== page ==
Dietary fibre

What is fibre?

Dietary fibre is a component of all plant materials. It is mainly made up of types of carbohydrate that your body can’t digest or absorb, and is found in cereals such as wheat bran and oat bran, legumes (e.g. lentils, beans and peas), nuts, and fruits and vegetables. Foods such as meat, fish, eggs, milk and cheese do not contain fibre.

A diet that’s high in fibre is good for your health. High-fibre diets can help:

  • prevent and relieve bowel problems such as constipation, haemorrhoids, diverticular disease, and irritable bowel syndrome;
  • improve cholesterol levels in the blood;
  • reduce your risk of heart disease;
  • reduce your risk of diabetes; and
  • reduce your risk of certain types of cancer developing.

Fibre and weight loss

Eating food that’s high in fibre can also help if you’re trying to lose weight. That’s because foods that are higher in fibre make you feel fuller for longer; take longer to chew, reducing meal size; and tend to be less energy-dense than other foods, meaning that they contain fewer kilojoules for the same amount of food.

Soluble and insoluble fibre

Fibre is classed as either soluble or insoluble, depending on whether or not it dissolves in water. Insoluble fibre — sometimes referred to as roughage or bulk — is the best type for relieving constipation because it increases stool volume, as well as the movement of material through your digestive system. Good sources of insoluble fibre include whole-wheat flour, wheat bran, certain vegetables, and nuts.

On the other hand, soluble fibre is the best type of fibre for improving cholesterol and blood sugar levels. This type of fibre combines with water to form a gel-like material, and can help slow down the absorption of sugar. It is found in foods such as oats, citrus fruit, barley and beans.

How much fibre is enough?

According to the Nutrient Reference Values for Australia and New Zealand (developed by the National Health and Medical Research Council (NHMRC) and the Department of Health), adult women should eat at least 25 grams of fibre daily, while men should eat at least 30 grams. Pregnant women over the age of 18 should consume 28 grams of fibre every day, and women who are breastfeeding need 27-30 grams each day.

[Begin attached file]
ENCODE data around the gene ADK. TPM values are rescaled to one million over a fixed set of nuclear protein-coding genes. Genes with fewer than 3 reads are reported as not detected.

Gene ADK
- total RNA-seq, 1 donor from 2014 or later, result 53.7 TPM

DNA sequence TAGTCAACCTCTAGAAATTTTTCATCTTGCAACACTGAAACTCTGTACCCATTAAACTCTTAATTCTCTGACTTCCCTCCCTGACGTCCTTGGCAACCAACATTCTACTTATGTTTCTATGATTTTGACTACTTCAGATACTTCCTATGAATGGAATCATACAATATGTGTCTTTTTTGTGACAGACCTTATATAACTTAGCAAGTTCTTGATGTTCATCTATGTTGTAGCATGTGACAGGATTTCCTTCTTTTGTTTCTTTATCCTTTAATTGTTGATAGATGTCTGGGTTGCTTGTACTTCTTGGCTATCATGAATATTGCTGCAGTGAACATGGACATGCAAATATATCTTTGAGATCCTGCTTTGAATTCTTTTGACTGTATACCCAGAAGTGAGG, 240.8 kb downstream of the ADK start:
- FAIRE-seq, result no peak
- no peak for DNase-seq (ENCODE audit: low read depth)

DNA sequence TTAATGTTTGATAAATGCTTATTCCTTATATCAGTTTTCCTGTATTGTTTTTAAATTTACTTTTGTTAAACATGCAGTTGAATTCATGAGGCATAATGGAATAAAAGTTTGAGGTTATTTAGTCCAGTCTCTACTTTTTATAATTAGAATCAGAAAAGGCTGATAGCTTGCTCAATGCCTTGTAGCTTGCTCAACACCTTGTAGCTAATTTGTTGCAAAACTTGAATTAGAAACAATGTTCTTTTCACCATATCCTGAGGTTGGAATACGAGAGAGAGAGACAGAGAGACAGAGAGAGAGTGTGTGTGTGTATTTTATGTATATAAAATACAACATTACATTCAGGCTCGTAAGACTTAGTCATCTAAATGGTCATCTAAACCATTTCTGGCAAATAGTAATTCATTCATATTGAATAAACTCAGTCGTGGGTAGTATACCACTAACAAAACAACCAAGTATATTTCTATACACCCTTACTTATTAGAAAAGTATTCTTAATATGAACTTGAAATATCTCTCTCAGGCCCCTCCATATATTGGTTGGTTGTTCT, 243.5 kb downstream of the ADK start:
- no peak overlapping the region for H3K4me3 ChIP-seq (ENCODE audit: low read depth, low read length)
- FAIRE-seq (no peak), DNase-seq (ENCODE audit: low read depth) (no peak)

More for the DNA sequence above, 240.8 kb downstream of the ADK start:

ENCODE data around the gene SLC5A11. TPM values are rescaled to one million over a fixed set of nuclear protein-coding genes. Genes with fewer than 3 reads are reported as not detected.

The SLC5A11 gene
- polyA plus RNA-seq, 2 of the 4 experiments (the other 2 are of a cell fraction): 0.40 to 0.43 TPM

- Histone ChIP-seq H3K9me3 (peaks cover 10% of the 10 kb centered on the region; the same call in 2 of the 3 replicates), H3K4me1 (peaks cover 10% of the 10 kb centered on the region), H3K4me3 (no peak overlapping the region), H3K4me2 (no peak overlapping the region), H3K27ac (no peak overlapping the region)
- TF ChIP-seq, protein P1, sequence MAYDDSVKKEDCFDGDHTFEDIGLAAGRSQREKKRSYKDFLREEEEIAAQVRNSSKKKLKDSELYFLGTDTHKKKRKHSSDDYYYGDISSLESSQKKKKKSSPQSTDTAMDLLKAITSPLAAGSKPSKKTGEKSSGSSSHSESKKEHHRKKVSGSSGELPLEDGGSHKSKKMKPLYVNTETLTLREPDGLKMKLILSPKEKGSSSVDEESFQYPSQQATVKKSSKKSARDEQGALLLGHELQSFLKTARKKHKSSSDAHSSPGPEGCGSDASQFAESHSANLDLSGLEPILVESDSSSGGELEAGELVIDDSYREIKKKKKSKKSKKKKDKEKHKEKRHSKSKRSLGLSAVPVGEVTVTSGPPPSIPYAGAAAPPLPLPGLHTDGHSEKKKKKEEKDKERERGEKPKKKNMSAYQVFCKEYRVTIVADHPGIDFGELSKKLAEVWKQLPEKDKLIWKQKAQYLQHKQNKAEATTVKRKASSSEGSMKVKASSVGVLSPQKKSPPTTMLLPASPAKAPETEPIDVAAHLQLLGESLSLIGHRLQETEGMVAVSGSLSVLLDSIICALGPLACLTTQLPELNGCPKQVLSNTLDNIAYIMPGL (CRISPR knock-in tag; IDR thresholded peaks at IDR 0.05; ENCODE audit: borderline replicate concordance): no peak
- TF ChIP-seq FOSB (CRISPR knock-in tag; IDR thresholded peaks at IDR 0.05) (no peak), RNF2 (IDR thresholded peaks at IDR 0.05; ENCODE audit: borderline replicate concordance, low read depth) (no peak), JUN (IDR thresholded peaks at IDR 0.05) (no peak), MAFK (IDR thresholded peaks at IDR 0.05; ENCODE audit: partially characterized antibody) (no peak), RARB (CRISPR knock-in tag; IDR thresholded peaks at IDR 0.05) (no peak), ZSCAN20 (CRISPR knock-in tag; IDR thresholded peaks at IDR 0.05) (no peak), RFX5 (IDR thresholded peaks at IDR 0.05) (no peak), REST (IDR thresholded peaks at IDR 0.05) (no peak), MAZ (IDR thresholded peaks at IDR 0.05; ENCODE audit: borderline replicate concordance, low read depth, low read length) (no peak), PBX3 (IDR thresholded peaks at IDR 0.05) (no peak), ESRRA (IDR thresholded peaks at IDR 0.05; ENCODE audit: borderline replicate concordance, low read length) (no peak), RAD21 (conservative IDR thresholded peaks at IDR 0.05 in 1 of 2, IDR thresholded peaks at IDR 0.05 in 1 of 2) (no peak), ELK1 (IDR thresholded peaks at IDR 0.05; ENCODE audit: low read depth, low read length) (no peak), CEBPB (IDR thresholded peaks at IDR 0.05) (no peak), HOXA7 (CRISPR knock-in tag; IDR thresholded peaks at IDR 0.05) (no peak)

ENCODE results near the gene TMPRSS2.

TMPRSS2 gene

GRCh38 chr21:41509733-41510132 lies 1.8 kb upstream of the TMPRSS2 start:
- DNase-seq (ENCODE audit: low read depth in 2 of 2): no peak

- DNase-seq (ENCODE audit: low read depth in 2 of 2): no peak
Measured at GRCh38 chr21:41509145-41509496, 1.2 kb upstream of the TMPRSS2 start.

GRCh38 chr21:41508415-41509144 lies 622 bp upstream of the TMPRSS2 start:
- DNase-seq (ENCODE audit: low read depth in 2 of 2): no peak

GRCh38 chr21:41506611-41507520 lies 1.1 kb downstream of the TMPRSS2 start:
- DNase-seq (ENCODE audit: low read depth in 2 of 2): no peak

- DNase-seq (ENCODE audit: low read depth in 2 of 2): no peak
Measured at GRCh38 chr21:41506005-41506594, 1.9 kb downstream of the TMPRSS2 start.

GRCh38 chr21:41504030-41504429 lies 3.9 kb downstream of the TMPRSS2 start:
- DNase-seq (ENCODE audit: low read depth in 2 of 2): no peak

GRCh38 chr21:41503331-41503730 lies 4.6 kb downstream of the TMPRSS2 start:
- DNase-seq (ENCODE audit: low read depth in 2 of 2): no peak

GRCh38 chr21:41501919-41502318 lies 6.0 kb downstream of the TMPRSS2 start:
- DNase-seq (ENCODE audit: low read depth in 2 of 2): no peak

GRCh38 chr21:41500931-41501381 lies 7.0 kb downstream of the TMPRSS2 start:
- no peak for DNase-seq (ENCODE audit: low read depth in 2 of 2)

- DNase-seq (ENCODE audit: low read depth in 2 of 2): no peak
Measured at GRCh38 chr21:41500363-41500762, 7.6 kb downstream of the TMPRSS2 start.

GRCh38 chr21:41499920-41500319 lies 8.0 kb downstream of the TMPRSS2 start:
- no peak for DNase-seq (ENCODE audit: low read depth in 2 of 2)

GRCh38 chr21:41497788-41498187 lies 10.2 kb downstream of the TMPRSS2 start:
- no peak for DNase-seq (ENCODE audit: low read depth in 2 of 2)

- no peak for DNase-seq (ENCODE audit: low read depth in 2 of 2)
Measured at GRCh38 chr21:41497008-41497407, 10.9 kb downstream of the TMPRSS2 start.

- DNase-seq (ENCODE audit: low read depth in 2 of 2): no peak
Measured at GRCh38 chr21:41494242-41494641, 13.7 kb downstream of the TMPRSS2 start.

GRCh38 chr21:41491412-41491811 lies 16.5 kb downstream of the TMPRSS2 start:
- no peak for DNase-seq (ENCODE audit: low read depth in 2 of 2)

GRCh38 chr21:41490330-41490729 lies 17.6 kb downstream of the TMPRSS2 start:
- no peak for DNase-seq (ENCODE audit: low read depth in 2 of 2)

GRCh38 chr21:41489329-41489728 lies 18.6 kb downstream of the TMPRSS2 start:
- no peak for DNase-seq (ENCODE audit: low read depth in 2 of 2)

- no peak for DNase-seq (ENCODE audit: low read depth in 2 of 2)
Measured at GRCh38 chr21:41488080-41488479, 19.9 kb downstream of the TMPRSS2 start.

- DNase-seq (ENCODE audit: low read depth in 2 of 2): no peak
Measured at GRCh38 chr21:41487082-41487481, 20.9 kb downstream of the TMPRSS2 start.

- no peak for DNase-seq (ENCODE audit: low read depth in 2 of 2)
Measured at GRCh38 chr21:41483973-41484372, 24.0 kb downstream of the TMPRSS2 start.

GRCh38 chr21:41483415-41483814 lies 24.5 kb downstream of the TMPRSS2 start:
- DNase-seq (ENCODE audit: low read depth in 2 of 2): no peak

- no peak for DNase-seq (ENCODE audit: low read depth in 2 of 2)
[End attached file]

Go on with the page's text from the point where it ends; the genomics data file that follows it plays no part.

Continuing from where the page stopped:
The NHMRC has also stated that increasing fibre intake even further — up to 38 grams per day for men and 28 grams per day for women — may reduce the risk of developing chronic disease (such as cardiovascular disease and diabetes). And if you get this added fibre by adding extra legumes, fruit and vegies to your diet, you will also increase your intake of antioxidant vitamins and folate, further improving the health benefits.

Unfortunately, some Australians don't get the daily fibre they need, and many people are unsure which foods can help boost their daily dose of fibre.

How can I increase my fibre intake?

Here are some tips for increasing your fibre intake:

  • Try changing from white bread to whole-grain or multi-grain bread.
  • Substitute white rice and pasta with brown rice and whole-wheat pasta.
  • Eat a breakfast cereal that contains lots of oats or bran.
  • Try to fit in at least 5 serves of vegies and 2 serves of fruit every day.
  • Add beans or lentils to a casserole.
  • Instead of chips or chocolate, eat a handful of nuts for a healthy snack.

The amount of soluble and insoluble fibre varies in different foods, so it’s best to eat a wide variety of high-fibre foods. And while it’s possible to increase your fibre intake with fibre supplements, these supplements don’t contain the vitamins, minerals and other nutrients that are found in foods.

When you are buying packaged foods, it’s important to remember that not all foods that are labelled as ‘high in fibre’ actually contain a lot of fibre. It’s safest to read the food label to check just how many grams of fibre they contain.

Also, if you are planning on increasing the amount of fibre you eat, it may be wise to increase it slowly to reduce bloating and gas. Try adding in the additional fibre over a period of a couple of weeks. And remember to drink plenty of fluids too — this helps the fibre pass through your system.

What is the fibre content of different foods?

Take a look at our table to find out the approximate fibre content of some different foods.

Fibre content of different foods
Food Total fibre in grams (g)
Bread
Bread, rye, 1 slice 2.0 g
Bread, whole-wheat, 1 slice 1.9 g
Bread, multi-grain, 1 slice 1.8 g
Bread, raisin, 1 slice 1.1 g
Bread, Italian, 1 slice 0.9 g
Bread, white, commercial, 1 slice 0.6 g
Breakfast cereals
All Bran, 45 g — 1 serve 12.4 g
Sultana Bran, 45 g 6.4 g
Just Right Original, 45 g — 1 serve 3.8 g
Instant porridge, 1 sachet 3.4 g
Weet Bix, 2 biscuits 3.3 g
Cornflakes, 45 g 1.2 g
Rice Bubbles, 45 g 0.5 g
Fruit
Pear (medium), with skin 5.1 g
Mango 4.1 g
Apple (medium), with skin 3.3 g
Orange (medium) 2.4 g
Banana (medium) 1.9 g
Strawberries, 5 1.3 g
Vegetables
Green peas, 1 cup 8.8 g
Potato (medium), baked, skin on 4.6 g
Sweet corn, off cob, 1 ear 4.5 g
Parsnip, 0.5 cup, slices — 80 g 2.8 g
Sweet corn, canned, 110 g 2.3 g
Potato, peeled and boiled 1.9 g
Carrot (medium) 1.8 g
Tomato, raw 1.5 g
Nuts
Pistachio, 100 g 9.0 g
Almonds, 100 g 8.8 g
Brazil, 100 g 8.5 g
Mixed tree nuts, 100 g 7.7 g
Walnut, 100 g 6.4 g
Cashew, 100 g 5.9 g
Legumes
Lentils, 1 cup 15.6 g
Baked beans, tinned, 1 cup 13.9 g
Red kidney beans, tinned, 1 cup 13 g
Snacks
Muesli bar, fruit, 100 g 4.0 g
Popcorn, air-popped, 3 cups 3.6 g
Mars bar 0.9 g
Potato chips, plain, 10 chips 0.8 g
Cheese crackers, 4 0.3 g
Pasta and rice
Spaghetti, whole-wheat, cooked, 1 cup 6.3 g
Rice, brown, cooked, 1 cup 3.5 g
Spaghetti, white, cooked, 1 cup 2.4 g
Rice, white, long grain, cooked, 1 cup 0.9 g

 
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